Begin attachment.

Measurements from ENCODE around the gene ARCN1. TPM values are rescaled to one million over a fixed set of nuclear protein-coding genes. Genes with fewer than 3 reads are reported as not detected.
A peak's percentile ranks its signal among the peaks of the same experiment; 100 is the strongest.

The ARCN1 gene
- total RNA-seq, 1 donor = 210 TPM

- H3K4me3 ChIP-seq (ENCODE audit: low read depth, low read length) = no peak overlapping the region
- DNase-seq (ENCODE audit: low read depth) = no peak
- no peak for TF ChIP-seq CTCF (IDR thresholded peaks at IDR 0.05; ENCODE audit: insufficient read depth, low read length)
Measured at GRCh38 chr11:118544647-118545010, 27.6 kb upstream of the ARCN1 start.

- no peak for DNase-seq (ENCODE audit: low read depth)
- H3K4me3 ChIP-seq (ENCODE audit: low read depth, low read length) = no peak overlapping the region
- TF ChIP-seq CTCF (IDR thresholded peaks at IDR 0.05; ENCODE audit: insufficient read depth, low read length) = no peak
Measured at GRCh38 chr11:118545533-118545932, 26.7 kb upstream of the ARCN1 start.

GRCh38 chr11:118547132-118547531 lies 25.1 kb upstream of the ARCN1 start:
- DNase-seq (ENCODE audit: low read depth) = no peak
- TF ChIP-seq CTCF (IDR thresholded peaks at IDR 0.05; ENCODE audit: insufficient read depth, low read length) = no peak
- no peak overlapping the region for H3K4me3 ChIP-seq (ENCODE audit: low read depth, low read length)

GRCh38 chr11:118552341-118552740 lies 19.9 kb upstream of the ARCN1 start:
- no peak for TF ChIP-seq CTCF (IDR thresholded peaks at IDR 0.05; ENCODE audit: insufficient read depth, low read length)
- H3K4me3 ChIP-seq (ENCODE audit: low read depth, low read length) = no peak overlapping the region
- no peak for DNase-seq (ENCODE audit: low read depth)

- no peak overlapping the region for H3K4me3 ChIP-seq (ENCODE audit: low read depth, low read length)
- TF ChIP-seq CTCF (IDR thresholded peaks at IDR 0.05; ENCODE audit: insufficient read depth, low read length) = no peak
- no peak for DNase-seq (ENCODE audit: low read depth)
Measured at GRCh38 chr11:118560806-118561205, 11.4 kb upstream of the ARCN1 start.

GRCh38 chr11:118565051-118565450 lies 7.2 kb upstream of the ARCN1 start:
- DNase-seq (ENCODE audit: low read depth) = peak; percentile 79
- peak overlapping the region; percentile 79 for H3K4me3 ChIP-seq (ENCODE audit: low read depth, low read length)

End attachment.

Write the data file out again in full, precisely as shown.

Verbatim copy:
Measurements from ENCODE around the gene ARCN1. TPM values are rescaled to one million over a fixed set of nuclear protein-coding genes. Genes with fewer than 3 reads are reported as not detected.
A peak's percentile ranks its signal among the peaks of the same experiment; 100 is the strongest.

The ARCN1 gene
- total RNA-seq, 1 donor = 210 TPM

- H3K4me3 ChIP-seq (ENCODE audit: low read depth, low read length) = no peak overlapping the region
- DNase-seq (ENCODE audit: low read depth) = no peak
- no peak for TF ChIP-seq CTCF (IDR thresholded peaks at IDR 0.05; ENCODE audit: insufficient read depth, low read length)
Measured at GRCh38 chr11:118544647-118545010, 27.6 kb upstream of the ARCN1 start.

- no peak for DNase-seq (ENCODE audit: low read depth)
- H3K4me3 ChIP-seq (ENCODE audit: low read depth, low read length) = no peak overlapping the region
- TF ChIP-seq CTCF (IDR thresholded peaks at IDR 0.05; ENCODE audit: insufficient read depth, low read length) = no peak
Measured at GRCh38 chr11:118545533-118545932, 26.7 kb upstream of the ARCN1 start.

GRCh38 chr11:118547132-118547531 lies 25.1 kb upstream of the ARCN1 start:
- DNase-seq (ENCODE audit: low read depth) = no peak
- TF ChIP-seq CTCF (IDR thresholded peaks at IDR 0.05; ENCODE audit: insufficient read depth, low read length) = no peak
- no peak overlapping the region for H3K4me3 ChIP-seq (ENCODE audit: low read depth, low read length)

GRCh38 chr11:118552341-118552740 lies 19.9 kb upstream of the ARCN1 start:
- no peak for TF ChIP-seq CTCF (IDR thresholded peaks at IDR 0.05; ENCODE audit: insufficient read depth, low read length)
- H3K4me3 ChIP-seq (ENCODE audit: low read depth, low read length) = no peak overlapping the region
- no peak for DNase-seq (ENCODE audit: low read depth)

- no peak overlapping the region for H3K4me3 ChIP-seq (ENCODE audit: low read depth, low read length)
- TF ChIP-seq CTCF (IDR thresholded peaks at IDR 0.05; ENCODE audit: insufficient read depth, low read length) = no peak
- no peak for DNase-seq (ENCODE audit: low read depth)
Measured at GRCh38 chr11:118560806-118561205, 11.4 kb upstream of the ARCN1 start.

GRCh38 chr11:118565051-118565450 lies 7.2 kb upstream of the ARCN1 start:
- DNase-seq (ENCODE audit: low read depth) = peak; percentile 79
- peak overlapping the region; percentile 79 for H3K4me3 ChIP-seq (ENCODE audit: low read depth, low read length)